On Being Rich and Poor: Christianity in a Time of Economic Globalization,
by Jaques Ellul
Translated by Willem H. Vanderburg
Publisher: U. of Toronto Press
273 pages, paperback
Published April 2014
This fascinating volume was not what I initially expected based on the provided summary and the title. It is not a well-developed treatise on the theme of Christianity in an age of economic globalization. At all. Rather than a cohesive whole, it is rather a transcription of separate studies on the books of Amos and James, commentaries with follow-up remarks to questions from Ellul’s audience. Though the theme of rich/poor comes up as one aspect in each study, that particular issue is not necessarily predominant. Additionally, in those sections that do address this theme, Ellul repeatedly points out that richness/poorness should not be understood merely in economic terms. Hence my disappointment with this volume solely consists of how it is being sold. If you are looking for a structured and complete exploration on the subtitle topic, I wouldn’t recommend this.
However, ignoring this subtitle and the emphasis of the blurb, this book is well worth reading, for Ellul’s writing is clear and well-reasoned, and his insights into both Amos and James are substantial, thought-provoking, and inspiring. Rather than an overall focus on economic disparities, what rather unites these texts more strongly and thoroughly is the simple message that God loves, and then consideration of what follows from this in God’s means of connecting with humanity and the rest of Creation.
In this way I found “On Being Rich and Poor” to be in some fashion an Apologetic, something that like Lewis’ “Mere Christianity” sets out to answer some of the common critiques of Christianity by defining what exactly the faith is. Here, Ellul delves into the texts of Amos and of James to clarify his interpretation of the texts and the unity of their messages across the span of the Old to New Testaments and its relation to both Christians and Jews. In contrast to defining Christianity, Ellul instead spends a lot of the text detailing what he thinks these books tell us about what/who God is, and how this is sometimes quite different from popular understandings. In another sense these two commentaries strive to point out the various ways Scripture has been abused through literal readings and ignorance of both historical context and nuances of the original languages.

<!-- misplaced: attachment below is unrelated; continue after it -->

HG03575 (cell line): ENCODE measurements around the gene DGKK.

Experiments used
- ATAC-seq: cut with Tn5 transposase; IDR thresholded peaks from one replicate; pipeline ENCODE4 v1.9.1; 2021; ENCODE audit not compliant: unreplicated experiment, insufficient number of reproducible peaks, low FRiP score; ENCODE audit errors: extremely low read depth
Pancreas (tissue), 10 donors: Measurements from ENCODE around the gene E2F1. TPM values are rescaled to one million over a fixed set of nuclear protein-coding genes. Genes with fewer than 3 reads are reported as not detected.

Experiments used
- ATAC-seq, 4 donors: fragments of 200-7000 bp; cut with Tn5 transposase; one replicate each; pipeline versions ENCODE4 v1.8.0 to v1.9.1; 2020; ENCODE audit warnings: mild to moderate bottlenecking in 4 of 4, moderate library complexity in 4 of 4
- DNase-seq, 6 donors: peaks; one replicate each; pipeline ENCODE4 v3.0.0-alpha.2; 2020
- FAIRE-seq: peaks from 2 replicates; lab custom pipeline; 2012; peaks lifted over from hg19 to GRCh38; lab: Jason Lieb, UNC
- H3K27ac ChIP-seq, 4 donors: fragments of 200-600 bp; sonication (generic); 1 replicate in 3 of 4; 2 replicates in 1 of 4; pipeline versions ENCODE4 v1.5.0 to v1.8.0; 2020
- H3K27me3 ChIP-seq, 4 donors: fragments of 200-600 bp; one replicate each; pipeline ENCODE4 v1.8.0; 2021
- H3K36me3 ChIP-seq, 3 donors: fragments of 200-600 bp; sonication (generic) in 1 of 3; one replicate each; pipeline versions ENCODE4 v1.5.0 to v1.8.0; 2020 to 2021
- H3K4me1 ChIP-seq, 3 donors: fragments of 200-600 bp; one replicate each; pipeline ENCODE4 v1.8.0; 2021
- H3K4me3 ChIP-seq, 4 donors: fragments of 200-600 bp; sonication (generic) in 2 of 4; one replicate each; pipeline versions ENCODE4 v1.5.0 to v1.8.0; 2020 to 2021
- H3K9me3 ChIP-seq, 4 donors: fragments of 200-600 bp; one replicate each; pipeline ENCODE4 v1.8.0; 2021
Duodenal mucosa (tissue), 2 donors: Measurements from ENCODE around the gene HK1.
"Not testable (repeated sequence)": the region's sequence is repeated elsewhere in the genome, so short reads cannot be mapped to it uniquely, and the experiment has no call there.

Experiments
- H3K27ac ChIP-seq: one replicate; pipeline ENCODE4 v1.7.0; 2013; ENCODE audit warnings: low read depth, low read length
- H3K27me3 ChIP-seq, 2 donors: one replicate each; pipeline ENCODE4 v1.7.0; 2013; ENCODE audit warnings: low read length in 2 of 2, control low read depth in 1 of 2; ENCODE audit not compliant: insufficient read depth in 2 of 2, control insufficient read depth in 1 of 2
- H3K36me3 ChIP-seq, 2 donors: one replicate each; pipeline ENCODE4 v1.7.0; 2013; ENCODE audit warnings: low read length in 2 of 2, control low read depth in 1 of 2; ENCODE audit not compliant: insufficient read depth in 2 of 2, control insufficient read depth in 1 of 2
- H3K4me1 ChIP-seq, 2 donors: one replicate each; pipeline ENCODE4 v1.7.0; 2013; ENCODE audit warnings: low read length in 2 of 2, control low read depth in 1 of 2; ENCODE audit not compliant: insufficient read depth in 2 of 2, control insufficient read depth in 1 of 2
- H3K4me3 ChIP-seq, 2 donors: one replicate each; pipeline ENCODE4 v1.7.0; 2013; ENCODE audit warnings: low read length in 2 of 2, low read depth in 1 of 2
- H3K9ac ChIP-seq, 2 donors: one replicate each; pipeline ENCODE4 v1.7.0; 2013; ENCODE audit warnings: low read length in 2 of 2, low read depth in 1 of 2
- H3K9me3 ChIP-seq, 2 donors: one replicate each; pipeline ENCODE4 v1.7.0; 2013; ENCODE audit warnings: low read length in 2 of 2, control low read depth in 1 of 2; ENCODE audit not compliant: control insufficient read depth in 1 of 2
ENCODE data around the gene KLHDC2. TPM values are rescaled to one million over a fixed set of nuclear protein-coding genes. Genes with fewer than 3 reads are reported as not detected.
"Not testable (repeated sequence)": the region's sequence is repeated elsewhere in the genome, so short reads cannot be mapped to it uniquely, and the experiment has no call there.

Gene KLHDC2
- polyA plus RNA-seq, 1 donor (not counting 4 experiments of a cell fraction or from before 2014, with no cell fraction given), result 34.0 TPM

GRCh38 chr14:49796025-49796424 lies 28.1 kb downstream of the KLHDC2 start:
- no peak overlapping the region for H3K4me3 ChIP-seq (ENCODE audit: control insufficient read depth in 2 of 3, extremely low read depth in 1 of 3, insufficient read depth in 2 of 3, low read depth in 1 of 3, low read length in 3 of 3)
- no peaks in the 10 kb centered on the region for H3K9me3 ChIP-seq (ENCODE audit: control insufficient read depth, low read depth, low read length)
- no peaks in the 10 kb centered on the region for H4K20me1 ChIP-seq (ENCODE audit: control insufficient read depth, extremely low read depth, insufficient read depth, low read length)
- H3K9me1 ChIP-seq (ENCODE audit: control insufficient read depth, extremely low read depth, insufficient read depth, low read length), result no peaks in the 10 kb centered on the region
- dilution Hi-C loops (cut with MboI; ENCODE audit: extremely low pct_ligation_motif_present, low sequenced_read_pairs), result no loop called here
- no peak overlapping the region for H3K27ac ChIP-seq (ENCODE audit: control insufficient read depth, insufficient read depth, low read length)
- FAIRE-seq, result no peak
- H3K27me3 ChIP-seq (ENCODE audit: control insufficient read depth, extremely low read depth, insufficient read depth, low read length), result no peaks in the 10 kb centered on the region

Although not as ‘sold’, this is a tremendously good and approachable read, and would be ideal as the basis for group or individual Bible studies on Amos and/or on James. In addition, anyone with an interest in theology and interpretations of the Bible could gain valuable insight from Ellul’s thoughts, and it serves as a potentially useful tool for clarifying common misperceptions on the nature and ‘personality’ of God as portrayed by the Biblical authors.